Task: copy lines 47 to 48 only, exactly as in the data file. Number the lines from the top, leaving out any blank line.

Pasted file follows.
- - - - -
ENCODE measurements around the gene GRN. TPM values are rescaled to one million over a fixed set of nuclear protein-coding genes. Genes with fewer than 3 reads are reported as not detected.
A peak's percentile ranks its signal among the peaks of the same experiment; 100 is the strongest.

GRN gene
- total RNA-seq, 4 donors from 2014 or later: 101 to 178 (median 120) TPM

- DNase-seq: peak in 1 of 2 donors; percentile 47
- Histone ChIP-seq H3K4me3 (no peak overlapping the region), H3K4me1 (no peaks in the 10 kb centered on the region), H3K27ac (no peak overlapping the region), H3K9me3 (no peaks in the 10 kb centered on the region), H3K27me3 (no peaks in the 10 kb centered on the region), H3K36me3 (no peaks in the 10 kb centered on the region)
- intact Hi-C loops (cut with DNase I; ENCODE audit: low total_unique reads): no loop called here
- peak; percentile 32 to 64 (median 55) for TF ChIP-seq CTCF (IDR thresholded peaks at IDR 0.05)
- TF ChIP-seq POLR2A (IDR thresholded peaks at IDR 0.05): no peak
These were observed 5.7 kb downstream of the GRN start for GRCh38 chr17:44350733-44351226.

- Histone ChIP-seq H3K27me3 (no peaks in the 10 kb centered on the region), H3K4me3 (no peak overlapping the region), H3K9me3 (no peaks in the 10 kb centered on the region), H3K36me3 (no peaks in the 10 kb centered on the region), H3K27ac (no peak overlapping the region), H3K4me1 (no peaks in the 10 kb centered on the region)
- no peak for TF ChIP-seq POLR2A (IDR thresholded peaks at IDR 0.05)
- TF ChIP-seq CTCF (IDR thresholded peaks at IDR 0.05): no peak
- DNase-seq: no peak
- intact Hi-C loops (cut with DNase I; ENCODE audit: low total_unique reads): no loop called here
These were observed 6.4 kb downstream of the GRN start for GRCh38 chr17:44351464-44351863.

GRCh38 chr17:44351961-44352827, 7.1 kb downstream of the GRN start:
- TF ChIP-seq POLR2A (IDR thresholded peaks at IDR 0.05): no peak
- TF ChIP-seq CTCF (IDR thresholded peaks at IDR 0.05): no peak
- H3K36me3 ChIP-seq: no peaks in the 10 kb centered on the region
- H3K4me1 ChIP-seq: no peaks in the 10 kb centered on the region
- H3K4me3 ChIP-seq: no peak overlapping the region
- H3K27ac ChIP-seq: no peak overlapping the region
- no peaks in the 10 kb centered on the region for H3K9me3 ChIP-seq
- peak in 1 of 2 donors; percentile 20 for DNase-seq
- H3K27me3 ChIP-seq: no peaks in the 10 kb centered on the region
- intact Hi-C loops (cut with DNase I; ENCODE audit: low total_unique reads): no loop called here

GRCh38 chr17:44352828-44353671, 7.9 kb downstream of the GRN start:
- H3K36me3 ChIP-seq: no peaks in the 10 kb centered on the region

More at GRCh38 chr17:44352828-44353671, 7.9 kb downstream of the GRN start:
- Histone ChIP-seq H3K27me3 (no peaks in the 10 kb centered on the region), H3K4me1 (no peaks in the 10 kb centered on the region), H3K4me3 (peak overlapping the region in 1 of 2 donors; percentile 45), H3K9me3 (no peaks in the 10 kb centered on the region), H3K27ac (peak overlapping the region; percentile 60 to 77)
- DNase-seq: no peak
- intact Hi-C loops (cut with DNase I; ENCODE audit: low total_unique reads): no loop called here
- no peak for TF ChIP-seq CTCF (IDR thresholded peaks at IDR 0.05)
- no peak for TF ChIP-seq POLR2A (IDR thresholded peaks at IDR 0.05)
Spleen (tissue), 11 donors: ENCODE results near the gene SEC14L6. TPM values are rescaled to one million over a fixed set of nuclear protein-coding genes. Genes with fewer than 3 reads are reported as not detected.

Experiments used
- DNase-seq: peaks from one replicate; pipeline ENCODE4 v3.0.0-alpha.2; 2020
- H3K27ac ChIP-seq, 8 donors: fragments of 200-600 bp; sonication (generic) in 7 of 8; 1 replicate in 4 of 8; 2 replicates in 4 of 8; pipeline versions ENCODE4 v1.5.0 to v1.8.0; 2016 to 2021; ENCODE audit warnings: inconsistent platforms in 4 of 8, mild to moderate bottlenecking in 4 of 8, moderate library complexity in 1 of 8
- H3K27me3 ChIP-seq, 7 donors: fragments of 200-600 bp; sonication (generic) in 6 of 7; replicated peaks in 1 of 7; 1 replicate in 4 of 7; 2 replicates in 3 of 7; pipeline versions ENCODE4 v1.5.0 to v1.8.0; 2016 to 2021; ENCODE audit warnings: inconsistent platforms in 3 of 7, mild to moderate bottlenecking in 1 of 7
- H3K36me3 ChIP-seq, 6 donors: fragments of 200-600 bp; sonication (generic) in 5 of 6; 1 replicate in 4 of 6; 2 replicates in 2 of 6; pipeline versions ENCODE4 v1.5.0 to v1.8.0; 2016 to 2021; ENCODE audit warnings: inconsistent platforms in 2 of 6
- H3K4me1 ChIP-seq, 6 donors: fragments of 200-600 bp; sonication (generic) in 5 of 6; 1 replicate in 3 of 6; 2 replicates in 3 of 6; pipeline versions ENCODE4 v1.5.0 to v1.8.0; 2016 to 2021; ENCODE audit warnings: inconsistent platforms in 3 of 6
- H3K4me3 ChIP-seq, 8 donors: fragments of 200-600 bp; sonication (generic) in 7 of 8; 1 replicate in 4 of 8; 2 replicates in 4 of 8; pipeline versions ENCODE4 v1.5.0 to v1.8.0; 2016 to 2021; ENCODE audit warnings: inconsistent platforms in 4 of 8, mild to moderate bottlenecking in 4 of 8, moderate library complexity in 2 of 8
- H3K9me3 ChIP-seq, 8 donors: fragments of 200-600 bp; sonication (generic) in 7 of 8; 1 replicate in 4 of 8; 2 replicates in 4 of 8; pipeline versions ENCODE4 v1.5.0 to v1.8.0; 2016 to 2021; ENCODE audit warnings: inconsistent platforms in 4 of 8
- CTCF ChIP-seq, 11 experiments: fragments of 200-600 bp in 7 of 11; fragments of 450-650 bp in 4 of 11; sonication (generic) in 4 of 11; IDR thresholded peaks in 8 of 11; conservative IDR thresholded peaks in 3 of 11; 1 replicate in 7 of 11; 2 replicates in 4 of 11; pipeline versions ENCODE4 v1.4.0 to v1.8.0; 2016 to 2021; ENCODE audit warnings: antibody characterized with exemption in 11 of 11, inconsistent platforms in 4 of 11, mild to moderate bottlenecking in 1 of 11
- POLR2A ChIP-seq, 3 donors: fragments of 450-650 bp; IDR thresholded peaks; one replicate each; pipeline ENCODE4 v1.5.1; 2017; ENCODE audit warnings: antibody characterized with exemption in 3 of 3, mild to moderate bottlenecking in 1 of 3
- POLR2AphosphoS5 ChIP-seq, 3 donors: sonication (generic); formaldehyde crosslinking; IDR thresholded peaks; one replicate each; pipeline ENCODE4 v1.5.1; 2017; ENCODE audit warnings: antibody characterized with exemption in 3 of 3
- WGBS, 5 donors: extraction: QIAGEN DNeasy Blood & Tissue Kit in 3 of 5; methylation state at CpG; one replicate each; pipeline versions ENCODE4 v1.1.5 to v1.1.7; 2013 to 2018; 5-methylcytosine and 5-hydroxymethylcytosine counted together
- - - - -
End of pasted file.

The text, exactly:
- POLR2AphosphoS5 ChIP-seq, 3 donors: sonication (generic); formaldehyde crosslinking; IDR thresholded peaks; one replicate each; pipeline ENCODE4 v1.5.1; 2017; ENCODE audit warnings: antibody characterized with exemption in 3 of 3
- WGBS, 5 donors: extraction: QIAGEN DNeasy Blood & Tissue Kit in 3 of 5; methylation state at CpG; one replicate each; pipeline versions ENCODE4 v1.1.5 to v1.1.7; 2013 to 2018; 5-methylcytosine and 5-hydroxymethylcytosine counted together